Food is quite important in London, too, but there’s a big difference between a bar, a restaurant and a gastropub, he points out.
“If you go into a regular bar in London and buy food you may have to pay for it as you order it. There’s no table service in general.
“In the higher end bars in London food is very strong and there’s a marked difference between a regular bar and a high end bar which would come down to food and service.”
But ‘brewpubs’ are becoming a thing of the past. Today, it’s craft beer pubs – pubs where you can buy beer that’s produced locally.
‘Craft beer’ has been a little bit slower to catch-on in the UK on-trade because of tied-houses but in the last year or two it’s become very strong in London although he’s not sure about the rest of the country.
“There’s about 70 new breweries per year in the UK, most of them have been craft. We might have been a bit ahead of our time 20 years ago when we started all of this,” he reckons.
With the Porterhouse Central’s Lillie’s Bordello being one of Dublin’s most prominent nightclubs, he’s observed that with changing consumer profiles clubs here are closing down.
There are not so many of them in New York or London.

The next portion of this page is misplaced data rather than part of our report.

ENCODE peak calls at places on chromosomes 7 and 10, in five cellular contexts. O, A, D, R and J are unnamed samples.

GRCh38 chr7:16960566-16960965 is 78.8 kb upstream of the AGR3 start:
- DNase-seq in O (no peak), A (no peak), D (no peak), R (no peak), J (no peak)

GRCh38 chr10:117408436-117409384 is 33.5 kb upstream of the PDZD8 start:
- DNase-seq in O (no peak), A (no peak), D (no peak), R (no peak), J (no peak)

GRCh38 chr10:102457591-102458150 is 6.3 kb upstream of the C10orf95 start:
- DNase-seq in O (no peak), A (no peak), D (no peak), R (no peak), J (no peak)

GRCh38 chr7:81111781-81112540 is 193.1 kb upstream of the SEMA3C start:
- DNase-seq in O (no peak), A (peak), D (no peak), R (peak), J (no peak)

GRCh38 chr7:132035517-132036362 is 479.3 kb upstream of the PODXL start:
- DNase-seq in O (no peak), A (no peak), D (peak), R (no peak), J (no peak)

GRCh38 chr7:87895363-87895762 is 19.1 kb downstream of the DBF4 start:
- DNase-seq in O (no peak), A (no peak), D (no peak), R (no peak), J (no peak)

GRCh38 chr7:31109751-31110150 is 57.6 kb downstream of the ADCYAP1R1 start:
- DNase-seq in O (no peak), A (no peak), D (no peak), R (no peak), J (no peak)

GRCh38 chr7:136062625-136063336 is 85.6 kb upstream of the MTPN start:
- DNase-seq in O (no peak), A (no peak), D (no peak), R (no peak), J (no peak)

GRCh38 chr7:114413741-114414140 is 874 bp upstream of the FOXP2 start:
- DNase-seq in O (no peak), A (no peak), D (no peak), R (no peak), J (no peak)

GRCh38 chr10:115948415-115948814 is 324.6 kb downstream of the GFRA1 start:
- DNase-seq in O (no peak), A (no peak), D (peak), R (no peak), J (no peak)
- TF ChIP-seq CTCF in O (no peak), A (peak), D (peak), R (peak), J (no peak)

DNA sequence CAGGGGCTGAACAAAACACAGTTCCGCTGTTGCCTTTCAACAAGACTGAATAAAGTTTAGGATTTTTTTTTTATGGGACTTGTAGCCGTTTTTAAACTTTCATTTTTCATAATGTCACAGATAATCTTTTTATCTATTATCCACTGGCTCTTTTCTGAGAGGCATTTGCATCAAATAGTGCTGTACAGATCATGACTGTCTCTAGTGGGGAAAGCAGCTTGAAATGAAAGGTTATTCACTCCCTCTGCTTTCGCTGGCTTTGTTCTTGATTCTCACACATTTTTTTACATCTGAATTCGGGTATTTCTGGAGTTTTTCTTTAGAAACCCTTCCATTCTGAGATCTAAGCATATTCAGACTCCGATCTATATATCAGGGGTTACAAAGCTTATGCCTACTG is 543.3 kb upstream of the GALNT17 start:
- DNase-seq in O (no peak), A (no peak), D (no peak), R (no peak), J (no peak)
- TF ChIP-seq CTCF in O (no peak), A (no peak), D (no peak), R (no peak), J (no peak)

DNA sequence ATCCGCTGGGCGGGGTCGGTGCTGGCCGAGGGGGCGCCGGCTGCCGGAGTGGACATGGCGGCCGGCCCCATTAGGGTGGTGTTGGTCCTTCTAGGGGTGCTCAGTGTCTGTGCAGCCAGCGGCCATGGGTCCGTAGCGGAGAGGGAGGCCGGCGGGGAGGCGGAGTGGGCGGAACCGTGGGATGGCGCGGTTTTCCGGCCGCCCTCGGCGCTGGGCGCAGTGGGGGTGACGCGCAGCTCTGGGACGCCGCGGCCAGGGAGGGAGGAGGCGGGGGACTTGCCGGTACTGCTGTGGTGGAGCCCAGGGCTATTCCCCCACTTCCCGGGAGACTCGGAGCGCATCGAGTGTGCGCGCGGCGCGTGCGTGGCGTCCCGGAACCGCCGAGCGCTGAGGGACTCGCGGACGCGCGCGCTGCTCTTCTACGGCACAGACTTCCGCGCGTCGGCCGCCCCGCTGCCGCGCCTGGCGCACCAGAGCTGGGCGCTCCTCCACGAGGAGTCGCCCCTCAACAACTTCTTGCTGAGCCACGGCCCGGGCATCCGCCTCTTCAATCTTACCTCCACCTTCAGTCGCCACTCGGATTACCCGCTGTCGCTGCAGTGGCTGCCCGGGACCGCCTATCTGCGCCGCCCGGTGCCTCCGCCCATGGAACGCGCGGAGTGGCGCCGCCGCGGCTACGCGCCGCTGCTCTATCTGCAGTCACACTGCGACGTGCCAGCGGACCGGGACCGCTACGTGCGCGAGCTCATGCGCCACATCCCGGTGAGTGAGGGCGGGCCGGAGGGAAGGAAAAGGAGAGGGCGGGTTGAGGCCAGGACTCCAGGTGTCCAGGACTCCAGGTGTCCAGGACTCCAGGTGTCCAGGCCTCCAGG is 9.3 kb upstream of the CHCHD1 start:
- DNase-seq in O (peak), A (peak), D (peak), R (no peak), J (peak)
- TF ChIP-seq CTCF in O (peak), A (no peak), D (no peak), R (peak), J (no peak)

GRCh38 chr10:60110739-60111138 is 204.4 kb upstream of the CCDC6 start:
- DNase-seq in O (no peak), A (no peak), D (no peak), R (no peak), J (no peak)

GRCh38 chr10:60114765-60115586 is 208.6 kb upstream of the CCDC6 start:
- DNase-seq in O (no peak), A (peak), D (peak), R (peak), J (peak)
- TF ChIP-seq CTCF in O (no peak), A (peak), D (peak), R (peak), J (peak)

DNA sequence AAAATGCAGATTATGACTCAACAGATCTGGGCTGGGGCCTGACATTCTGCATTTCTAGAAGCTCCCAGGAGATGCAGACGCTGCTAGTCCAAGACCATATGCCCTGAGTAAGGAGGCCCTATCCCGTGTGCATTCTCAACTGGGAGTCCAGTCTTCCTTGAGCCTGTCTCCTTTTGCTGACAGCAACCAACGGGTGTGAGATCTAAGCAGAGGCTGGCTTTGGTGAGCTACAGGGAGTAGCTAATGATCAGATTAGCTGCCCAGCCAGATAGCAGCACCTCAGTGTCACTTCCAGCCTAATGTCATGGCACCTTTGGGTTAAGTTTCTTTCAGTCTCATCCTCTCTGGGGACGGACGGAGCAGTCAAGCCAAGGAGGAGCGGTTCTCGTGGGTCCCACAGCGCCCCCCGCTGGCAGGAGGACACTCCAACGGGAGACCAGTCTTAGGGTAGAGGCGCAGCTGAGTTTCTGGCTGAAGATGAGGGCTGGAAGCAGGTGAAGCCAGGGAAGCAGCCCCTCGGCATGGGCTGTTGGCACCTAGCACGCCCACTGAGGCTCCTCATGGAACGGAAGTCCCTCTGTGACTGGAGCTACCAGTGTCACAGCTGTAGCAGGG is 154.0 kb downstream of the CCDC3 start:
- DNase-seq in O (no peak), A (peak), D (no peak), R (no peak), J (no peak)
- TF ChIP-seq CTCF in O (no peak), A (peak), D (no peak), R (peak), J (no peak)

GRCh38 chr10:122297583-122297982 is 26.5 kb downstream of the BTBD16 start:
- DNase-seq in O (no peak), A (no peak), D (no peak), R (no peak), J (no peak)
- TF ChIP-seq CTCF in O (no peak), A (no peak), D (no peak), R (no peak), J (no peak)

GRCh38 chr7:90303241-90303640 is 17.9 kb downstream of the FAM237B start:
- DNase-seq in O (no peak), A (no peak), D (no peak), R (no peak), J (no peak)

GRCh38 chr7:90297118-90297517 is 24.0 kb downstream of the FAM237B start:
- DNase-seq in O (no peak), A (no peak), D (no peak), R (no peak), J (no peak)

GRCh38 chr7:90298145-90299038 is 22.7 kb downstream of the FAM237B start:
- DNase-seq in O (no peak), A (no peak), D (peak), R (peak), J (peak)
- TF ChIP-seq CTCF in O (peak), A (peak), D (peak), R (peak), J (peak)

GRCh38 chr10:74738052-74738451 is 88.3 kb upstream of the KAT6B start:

“London tends to be a very early city with people heading for the last bus or train by 12pm so there’s not a huge demand for nightclubs in London,” he says, whereas in New York the bars stay open until 4am anyway.
Here, you pay a fortune for your late bar licence and this is one of the reasons that nightclubs cannot survive, he says.
Nightclubs needed the door money to pay for the insurance and licence.
“Now, the difference between a late bar and a nightclub tends to be defined by the insurance premium required. If you have a pay-in policy, the people who pay-in tend to pre-drink and girls tend to wear high-heels – a disaster for the owner and his insurance company.”
In the last year the diminishing number of insurance companies that will quote for a nightclub makes it extremely expensive to run one. Unless there are changes in the near future there will be very few nightclubs as we know them left in this country, predicts Liam.
That would be a shame for a place that likes to party every bit as much as those tourists coming here from London or New York.